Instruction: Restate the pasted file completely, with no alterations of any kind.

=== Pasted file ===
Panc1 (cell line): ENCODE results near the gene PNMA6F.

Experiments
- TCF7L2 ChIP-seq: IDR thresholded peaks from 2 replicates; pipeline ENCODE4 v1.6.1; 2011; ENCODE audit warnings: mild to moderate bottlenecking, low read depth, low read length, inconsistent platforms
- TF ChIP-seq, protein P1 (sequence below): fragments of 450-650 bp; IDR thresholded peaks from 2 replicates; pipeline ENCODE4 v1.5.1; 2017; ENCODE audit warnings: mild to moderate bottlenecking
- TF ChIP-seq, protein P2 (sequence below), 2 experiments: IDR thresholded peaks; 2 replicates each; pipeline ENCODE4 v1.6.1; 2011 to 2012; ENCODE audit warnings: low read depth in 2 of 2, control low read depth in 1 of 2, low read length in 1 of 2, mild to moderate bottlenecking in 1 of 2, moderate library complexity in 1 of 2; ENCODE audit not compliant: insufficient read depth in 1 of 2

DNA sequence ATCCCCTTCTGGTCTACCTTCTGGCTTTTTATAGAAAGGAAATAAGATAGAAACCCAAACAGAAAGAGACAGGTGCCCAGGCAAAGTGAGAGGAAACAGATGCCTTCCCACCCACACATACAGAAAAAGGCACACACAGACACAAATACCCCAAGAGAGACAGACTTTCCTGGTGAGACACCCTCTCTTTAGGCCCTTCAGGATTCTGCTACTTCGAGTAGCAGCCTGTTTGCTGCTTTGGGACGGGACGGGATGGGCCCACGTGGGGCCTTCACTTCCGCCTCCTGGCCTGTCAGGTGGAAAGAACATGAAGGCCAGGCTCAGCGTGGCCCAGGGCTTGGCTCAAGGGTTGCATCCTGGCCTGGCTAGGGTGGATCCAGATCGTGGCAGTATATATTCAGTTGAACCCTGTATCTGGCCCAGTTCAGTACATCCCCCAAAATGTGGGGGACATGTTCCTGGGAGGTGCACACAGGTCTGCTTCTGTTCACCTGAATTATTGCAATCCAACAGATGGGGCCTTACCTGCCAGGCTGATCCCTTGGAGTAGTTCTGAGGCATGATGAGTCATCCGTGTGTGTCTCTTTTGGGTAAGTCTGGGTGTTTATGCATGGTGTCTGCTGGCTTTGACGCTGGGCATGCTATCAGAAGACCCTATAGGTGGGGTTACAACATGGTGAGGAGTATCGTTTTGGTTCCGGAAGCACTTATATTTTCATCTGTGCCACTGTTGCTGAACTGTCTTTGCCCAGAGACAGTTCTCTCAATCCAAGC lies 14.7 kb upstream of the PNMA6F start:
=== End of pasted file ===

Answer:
Panc1 (cell line): ENCODE results near the gene PNMA6F.

Experiments
- TCF7L2 ChIP-seq: IDR thresholded peaks from 2 replicates; pipeline ENCODE4 v1.6.1; 2011; ENCODE audit warnings: mild to moderate bottlenecking, low read depth, low read length, inconsistent platforms
- TF ChIP-seq, protein P1 (sequence below): fragments of 450-650 bp; IDR thresholded peaks from 2 replicates; pipeline ENCODE4 v1.5.1; 2017; ENCODE audit warnings: mild to moderate bottlenecking
- TF ChIP-seq, protein P2 (sequence below), 2 experiments: IDR thresholded peaks; 2 replicates each; pipeline ENCODE4 v1.6.1; 2011 to 2012; ENCODE audit warnings: low read depth in 2 of 2, control low read depth in 1 of 2, low read length in 1 of 2, mild to moderate bottlenecking in 1 of 2, moderate library complexity in 1 of 2; ENCODE audit not compliant: insufficient read depth in 1 of 2

DNA sequence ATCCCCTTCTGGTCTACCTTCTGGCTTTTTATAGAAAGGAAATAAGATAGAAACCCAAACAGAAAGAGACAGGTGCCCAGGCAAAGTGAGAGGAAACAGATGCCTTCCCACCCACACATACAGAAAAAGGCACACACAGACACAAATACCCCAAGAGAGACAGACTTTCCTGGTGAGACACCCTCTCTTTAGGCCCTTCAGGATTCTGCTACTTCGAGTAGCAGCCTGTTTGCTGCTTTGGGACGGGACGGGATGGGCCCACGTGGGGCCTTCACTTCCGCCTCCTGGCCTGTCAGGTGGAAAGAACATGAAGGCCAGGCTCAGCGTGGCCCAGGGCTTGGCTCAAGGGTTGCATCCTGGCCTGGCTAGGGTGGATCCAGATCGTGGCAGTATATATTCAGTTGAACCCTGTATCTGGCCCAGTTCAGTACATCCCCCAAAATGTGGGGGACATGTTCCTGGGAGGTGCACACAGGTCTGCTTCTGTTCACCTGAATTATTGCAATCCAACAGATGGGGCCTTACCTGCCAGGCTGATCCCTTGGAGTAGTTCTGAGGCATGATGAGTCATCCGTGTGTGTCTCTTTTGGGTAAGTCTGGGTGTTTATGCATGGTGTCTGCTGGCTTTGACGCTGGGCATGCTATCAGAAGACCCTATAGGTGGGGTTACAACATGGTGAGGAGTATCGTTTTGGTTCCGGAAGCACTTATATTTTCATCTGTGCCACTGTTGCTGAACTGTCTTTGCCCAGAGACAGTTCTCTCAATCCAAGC lies 14.7 kb upstream of the PNMA6F start: